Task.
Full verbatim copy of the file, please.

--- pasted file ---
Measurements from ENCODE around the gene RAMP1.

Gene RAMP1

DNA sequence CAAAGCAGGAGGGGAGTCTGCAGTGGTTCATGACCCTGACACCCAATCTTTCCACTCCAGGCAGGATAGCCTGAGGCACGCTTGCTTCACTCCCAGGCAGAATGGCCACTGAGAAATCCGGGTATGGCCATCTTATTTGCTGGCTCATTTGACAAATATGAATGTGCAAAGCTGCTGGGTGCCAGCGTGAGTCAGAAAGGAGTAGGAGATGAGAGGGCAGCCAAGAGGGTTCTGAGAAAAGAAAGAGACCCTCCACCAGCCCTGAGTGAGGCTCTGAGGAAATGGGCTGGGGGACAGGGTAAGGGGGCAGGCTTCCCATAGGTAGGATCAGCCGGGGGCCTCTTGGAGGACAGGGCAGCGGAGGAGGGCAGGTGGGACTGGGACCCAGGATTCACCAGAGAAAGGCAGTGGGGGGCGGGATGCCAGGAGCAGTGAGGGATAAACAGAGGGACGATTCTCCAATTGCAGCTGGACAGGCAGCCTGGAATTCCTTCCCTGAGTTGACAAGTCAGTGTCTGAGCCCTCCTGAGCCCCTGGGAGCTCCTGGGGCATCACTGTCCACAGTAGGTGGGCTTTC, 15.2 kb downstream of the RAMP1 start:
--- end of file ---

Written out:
Measurements from ENCODE around the gene RAMP1.

Gene RAMP1

DNA sequence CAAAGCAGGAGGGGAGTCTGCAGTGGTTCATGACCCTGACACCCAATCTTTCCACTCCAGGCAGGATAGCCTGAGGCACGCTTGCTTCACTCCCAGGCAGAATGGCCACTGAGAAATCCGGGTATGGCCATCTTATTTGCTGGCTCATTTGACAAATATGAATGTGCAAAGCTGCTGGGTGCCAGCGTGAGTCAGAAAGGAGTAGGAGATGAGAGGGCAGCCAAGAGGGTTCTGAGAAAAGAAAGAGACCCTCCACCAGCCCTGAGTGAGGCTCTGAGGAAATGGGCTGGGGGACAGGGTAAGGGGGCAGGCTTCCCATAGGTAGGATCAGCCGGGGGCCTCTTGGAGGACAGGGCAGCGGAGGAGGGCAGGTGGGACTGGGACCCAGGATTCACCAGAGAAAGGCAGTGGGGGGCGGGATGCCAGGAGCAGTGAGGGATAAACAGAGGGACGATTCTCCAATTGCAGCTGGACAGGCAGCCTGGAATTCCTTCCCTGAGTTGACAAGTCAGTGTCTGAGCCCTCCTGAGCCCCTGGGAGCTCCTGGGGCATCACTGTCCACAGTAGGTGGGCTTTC, 15.2 kb downstream of the RAMP1 start: